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Radar Shape Modeling of Binary Near-Earth Asteroid (385186) 1994 AW1

Presentation #412.06 in the session Asteroids: Near-Earth Objects (Poster + Lightning Talk)

Published onOct 23, 2023
Radar Shape Modeling of Binary Near-Earth Asteroid (385186) 1994 AW1

(385186) 1994 AW1 is a potentially hazardous asteroid and the first near-Earth asteroid suspected to be a binary [1,2]. It made a close approach to Earth in July 2015 getting as close as 25 lunar distances on the 15th. This flyby was a great opportunity for observations in photometry [3] and radar.

Continuous-wave (CW) and Delay-Doppler imaging modes were used, first at Goldstone for the 14-19 July period (0.066-0.700 au), and then by Arecibo for 20-30 July (0.075-0.126 au). A range resolution of 150 m was achieved at Goldstone in bistatic configuration with Green Bank Telescope, while monostatic observations in S-band (2380 MHz, 12.6 cm) at Arecibo were obtained at resolutions of 30 m and 75 m. The rotation period of the primary (2.52 h) and orbital period of the secondary (22 h) derived from optical light curves were confirmed by these observations. The primary is about 600 m in diameter and the secondary is about half of the primary’s size. A more recent but relatively distant approach (July 8, 2022; 0.11 au) allowed CW spectra to be obtained at Goldstone [4].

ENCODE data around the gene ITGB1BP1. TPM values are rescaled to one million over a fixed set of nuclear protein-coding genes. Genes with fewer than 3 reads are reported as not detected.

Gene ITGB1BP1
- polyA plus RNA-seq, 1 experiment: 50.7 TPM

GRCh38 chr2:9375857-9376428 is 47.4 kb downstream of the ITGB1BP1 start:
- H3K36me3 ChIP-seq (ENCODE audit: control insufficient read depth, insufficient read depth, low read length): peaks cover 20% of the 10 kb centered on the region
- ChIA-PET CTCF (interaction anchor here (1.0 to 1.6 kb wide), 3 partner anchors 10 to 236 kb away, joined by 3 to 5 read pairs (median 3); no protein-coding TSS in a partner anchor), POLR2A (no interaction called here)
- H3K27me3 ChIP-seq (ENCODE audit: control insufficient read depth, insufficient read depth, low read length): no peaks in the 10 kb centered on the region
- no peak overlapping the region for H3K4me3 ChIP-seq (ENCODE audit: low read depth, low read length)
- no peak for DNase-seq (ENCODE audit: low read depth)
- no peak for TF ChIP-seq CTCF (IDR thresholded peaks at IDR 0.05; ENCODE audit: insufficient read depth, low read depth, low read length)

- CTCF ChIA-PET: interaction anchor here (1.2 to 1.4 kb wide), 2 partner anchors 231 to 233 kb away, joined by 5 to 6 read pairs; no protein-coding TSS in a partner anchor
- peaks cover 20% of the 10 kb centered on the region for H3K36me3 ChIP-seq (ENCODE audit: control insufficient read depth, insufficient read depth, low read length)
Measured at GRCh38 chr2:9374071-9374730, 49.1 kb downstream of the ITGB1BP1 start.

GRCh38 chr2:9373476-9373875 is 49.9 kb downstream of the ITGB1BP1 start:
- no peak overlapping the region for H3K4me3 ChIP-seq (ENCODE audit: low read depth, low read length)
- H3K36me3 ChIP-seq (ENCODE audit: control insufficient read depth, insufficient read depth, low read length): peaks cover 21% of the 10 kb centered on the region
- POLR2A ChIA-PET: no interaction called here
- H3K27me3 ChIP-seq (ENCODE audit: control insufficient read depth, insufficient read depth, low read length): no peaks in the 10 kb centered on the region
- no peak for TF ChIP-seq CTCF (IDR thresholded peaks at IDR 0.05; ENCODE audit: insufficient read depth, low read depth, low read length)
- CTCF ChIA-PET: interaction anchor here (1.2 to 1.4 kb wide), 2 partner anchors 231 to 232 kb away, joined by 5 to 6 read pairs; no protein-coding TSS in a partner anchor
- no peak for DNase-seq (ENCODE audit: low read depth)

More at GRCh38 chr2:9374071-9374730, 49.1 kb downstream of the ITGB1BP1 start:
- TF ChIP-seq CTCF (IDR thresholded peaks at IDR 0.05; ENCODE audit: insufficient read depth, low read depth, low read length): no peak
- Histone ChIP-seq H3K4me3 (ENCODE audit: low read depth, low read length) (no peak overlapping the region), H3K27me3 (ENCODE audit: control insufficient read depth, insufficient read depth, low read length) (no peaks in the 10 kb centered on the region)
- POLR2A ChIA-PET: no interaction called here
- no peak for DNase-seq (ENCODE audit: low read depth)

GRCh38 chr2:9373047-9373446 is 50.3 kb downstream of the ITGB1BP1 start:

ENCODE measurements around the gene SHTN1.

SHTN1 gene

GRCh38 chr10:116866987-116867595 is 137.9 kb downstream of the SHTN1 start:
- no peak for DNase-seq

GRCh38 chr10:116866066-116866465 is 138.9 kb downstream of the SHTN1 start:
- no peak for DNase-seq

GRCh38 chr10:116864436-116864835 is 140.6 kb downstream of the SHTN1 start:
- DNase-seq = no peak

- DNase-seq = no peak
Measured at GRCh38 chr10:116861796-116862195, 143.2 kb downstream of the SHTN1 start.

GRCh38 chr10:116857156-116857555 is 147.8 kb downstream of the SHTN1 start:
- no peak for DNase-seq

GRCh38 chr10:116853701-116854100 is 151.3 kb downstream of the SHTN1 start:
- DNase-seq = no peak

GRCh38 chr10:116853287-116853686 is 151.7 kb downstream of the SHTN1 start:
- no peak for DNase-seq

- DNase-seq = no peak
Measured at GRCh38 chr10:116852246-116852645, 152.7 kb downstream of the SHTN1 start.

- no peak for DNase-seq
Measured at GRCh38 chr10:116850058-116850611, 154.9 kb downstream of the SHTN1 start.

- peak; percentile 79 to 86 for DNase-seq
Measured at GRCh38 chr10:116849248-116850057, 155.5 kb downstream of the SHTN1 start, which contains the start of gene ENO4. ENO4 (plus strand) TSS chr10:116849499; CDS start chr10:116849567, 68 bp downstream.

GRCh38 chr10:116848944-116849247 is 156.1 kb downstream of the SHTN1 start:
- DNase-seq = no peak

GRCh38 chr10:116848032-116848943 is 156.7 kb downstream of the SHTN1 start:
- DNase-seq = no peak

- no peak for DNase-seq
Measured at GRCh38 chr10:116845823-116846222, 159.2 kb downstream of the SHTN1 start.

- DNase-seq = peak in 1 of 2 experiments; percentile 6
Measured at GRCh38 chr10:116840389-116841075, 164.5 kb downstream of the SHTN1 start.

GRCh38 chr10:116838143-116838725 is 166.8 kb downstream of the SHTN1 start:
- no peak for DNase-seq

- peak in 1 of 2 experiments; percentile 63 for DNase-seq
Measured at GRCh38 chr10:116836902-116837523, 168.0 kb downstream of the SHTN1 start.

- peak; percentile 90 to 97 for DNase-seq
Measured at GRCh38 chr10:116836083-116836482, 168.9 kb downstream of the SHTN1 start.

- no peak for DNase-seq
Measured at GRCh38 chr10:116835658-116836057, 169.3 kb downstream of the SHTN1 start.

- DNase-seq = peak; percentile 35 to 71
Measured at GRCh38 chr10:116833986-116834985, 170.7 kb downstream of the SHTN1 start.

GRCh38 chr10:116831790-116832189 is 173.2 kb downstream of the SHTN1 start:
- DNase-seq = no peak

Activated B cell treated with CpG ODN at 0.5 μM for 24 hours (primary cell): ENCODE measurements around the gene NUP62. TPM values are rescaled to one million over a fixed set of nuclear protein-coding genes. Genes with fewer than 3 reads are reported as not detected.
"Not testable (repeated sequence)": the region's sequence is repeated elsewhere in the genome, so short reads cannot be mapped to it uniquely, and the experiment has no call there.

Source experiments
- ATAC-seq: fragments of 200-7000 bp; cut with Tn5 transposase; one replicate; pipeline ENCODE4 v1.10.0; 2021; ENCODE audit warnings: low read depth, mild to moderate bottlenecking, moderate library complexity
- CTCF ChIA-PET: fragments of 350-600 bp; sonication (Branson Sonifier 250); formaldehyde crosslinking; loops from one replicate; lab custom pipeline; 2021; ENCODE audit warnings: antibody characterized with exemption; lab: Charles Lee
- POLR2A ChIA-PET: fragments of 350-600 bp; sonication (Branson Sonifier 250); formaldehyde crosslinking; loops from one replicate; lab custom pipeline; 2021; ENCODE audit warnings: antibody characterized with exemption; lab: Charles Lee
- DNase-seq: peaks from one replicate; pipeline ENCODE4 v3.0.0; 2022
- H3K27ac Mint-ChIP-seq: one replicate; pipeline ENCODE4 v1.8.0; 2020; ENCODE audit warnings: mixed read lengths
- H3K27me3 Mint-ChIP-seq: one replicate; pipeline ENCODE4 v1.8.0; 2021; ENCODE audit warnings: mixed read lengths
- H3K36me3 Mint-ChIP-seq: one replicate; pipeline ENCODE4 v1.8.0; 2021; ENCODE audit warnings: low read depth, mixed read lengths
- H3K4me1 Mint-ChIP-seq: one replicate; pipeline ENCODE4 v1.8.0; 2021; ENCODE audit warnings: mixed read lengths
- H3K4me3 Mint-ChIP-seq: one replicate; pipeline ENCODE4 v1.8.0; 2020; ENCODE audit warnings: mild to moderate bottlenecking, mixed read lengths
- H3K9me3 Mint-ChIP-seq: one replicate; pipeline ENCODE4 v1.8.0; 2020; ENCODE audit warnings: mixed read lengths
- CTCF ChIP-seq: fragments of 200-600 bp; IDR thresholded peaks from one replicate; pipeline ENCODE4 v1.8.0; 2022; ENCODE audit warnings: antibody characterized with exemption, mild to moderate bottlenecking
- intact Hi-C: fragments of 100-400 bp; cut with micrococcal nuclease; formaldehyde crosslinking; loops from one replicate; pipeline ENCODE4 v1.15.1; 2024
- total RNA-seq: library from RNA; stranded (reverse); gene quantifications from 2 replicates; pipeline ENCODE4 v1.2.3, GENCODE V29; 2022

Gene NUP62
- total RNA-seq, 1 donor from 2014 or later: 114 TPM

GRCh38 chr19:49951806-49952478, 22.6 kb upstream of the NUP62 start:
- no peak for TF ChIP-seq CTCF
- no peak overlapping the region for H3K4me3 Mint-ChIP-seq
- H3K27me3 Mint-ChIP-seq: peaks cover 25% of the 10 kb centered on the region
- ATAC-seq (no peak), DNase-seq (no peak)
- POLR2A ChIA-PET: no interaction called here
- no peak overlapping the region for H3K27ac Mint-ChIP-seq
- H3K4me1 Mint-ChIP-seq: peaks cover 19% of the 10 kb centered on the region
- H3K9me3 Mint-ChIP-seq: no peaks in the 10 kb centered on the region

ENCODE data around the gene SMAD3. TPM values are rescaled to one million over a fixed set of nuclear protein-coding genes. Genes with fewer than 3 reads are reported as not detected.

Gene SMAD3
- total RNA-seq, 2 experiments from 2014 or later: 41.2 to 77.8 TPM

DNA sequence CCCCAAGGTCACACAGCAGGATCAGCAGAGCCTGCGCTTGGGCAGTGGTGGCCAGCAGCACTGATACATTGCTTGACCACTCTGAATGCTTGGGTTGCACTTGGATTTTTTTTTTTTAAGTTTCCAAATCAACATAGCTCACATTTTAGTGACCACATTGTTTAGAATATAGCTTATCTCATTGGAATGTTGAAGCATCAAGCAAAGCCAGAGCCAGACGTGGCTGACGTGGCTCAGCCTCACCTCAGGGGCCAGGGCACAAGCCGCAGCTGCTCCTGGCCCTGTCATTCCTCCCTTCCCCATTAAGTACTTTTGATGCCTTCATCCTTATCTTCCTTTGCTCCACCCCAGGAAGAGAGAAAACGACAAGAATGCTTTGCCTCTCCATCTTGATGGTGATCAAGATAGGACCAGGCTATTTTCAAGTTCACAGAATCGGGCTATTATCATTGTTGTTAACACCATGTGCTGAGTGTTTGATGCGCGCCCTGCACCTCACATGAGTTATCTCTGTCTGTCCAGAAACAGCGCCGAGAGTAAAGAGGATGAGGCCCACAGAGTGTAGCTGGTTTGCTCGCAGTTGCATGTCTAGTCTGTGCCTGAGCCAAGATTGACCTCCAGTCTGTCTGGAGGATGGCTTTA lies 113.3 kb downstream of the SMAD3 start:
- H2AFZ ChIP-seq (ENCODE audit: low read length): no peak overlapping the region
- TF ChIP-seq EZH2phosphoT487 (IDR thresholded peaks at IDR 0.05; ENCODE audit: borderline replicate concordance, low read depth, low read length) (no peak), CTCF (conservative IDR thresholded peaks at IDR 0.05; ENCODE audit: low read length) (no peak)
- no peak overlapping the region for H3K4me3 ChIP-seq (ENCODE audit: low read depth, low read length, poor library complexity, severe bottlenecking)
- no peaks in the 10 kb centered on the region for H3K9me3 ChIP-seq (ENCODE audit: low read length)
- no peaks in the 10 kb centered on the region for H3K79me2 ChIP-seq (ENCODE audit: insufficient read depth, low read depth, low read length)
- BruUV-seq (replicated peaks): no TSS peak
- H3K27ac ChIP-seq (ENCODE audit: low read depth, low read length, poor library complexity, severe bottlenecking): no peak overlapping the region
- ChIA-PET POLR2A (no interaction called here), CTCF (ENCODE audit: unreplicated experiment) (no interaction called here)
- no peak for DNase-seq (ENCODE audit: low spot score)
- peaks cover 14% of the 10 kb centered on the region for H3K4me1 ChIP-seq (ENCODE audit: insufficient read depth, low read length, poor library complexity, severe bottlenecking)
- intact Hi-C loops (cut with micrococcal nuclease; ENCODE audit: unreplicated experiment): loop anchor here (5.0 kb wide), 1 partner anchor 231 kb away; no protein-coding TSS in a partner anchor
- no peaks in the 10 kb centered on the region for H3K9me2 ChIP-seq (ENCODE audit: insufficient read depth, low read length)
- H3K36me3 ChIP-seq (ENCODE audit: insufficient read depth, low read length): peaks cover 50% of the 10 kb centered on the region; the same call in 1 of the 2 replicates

We also obtained new light curves on 2023 January 13-24 while it was at V ~16-17 mag. We used the TRAPPIST-South (I40, Chile) and -North (Z53, Morocco) [5] to gather 10 light curves in total. For four of them, brightness drops indicate mutual events between 1994 AW1 and its satellite.

We then used our radar and optical datasets with SHAPE [6] to perform shape modeling of the primary component. We will present our preliminary 3D shape model, pole coordinates and system density.


[1] Pravec, P. and Hahn, G. (1997) Icarus, 127

[2] Mottola, S. et al. (1995) LPIC, 26

[3] Warner D. B. (2016) MPB, 43

[4] Brozovic, M. et al. (2022) DPS 54.

[5] Jehin, E. et al. (2011) The Messenger 145, 2–6.

[6] Magri, C. et al. (2007) Icarus 186, 152-177.

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